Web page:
They aren’t cheap. And then you have to ship them. And then you need a helmet and OF COURSE a bell and streamers. But beyond the price of the thing… there’s the magic of simply coming together as a community of friends and pitching in $10 or $20 or $300 or $2.50 and making a sum larger than the parts… of doing it together because we can. You have cheered this girl on since before she took her first steps. What a joy it would be to give her a brand-new, shiny, YOU CAN ACTUALLY RIDE THIS bike- not on her birthday, not on Christmas, but on a random, ordinary, perfect day.

It’s a risk, I know. It’s not absolutely necessary and it’s not saving the world. It’s just something beautiful and fun and helpful for our girl. Honestly, that’s not something I want to do alone. It’s kind of too big for me… and I’m not talking about price. I’m talking about holding happiness. It’s meant to spill over and be shared.

So, do it with me.

If you’re in, head here:

Or share this link: http://www.gofundme.com/hotwheelsforrylie

I’m not sorry for asking.

I am so incredibly excited to say THANK YOU. Thank you for loving on my girl in this remarkable, tangible, memory-making way.


progress

PikesPeak

Five years ago, I watched Rylie sit on the steps of the gym pool. I silently begged her to get in, to splash around, to jump in with improper form and her hand holding her nose. But, she only wanted to sit. After a few minutes, the echo of the room was too much and we left, but not before her hands were clamped tightly over her ears and her body was a wet noodle of distress.

Four years ago, I took Rylie to a junior high basketball game. We had just made it to the opposite side of the gym when the buzzer went off signaling a time-out and Ry turned ghost-white. We cheered from outside the double-doors, but not before 2 more buzzers and me carrying a terrified, sobbing child back through the crowd.

Three years ago, I took Rylie to the zoo. We saw as much as we could and then stopped for snacks and a potty break. Three years ago, those crazy Dyson hand dryers were a new and fabulous invention… but no one expected the jet-engine flow of air to be triggered every time someone opened the bathroom door to stand in line. Parents and children, typical and special needs, terrified and annoyed… we all left. Immediately.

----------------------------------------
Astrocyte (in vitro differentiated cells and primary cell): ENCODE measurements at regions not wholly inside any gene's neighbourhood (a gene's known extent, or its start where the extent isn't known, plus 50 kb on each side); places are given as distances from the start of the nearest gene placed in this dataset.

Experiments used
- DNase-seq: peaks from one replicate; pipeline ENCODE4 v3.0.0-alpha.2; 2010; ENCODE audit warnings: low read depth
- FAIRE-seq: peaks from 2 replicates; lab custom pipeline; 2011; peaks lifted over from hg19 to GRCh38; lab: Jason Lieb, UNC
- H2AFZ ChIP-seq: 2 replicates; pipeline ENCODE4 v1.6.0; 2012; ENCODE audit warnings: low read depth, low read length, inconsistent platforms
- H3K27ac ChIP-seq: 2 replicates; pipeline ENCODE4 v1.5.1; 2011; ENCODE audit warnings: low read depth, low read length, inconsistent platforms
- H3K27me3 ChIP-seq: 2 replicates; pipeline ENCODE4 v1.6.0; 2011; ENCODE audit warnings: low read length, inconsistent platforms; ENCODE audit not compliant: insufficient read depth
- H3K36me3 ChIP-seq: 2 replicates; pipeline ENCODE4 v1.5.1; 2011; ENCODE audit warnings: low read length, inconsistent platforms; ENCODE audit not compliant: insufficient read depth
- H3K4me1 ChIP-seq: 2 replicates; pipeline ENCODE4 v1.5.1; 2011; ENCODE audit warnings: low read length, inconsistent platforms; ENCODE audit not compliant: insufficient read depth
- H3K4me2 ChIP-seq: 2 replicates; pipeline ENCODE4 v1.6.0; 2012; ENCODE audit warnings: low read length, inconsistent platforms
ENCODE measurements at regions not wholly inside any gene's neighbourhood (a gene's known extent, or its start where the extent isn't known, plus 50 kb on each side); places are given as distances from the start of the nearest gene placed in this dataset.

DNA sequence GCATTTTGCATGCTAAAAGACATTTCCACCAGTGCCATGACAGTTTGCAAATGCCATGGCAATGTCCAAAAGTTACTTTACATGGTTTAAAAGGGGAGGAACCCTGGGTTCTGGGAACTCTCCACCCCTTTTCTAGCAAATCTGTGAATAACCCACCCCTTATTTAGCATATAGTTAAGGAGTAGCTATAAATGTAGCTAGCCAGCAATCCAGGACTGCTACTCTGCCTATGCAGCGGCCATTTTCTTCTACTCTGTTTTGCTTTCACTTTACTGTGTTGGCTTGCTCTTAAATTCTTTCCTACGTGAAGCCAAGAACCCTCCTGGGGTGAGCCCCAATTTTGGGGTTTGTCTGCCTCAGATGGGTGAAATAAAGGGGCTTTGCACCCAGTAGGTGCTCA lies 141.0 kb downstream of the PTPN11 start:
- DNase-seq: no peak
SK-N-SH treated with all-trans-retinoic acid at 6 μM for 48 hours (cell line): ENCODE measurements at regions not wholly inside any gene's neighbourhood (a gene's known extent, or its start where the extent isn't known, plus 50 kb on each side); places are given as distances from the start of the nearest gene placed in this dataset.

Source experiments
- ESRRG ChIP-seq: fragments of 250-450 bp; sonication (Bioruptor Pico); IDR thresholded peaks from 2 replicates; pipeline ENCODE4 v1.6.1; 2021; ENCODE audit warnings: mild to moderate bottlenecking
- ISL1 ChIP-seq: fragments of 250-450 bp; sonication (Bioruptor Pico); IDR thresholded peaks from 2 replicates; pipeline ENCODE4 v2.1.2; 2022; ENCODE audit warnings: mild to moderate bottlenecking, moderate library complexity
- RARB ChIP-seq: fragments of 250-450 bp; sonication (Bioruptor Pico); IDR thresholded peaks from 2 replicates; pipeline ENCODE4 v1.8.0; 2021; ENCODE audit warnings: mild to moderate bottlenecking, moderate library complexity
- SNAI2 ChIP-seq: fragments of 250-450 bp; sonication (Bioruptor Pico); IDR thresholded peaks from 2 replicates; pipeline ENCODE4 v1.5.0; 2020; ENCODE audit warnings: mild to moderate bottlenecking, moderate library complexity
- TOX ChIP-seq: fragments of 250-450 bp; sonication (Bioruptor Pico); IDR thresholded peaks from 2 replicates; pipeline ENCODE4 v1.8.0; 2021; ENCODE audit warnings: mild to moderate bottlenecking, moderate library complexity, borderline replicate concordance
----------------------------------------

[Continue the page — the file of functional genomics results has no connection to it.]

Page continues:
Some of this sensory and speech life is so predictable. You prepare for it, you bring extra snacks, you board last, you use key words, and sometimes your day resembles typical. But there are always the surprises you can’t account for. The perfect storm of tired, hungry, and scared that elevates a tantrum into a breakdown. The highway of emotions that has no exit. The effect that has no cause. The constant battle for solid ground. You find yourself afraid of grocery stores and potential traffic jams, circuses and cracks in the sidewalk outside your door. What will break today? 

Last week, I watched Rylie splashing in water up to her shoulders. The pool was sloped and she lost her footing. As a friend and I sprinted to the edge ready to jump in, we watched as Rylie took a deep breath and started kicking furiously. She made it to the side without our help and without panicking. Once on dry land, she cried… because it was scary. But she cried for 5 minutes. We didn’t have to leave. We didn’t have to sit in a dark room. We just had to take a break and redefine the boundaries. Rylie went right back in.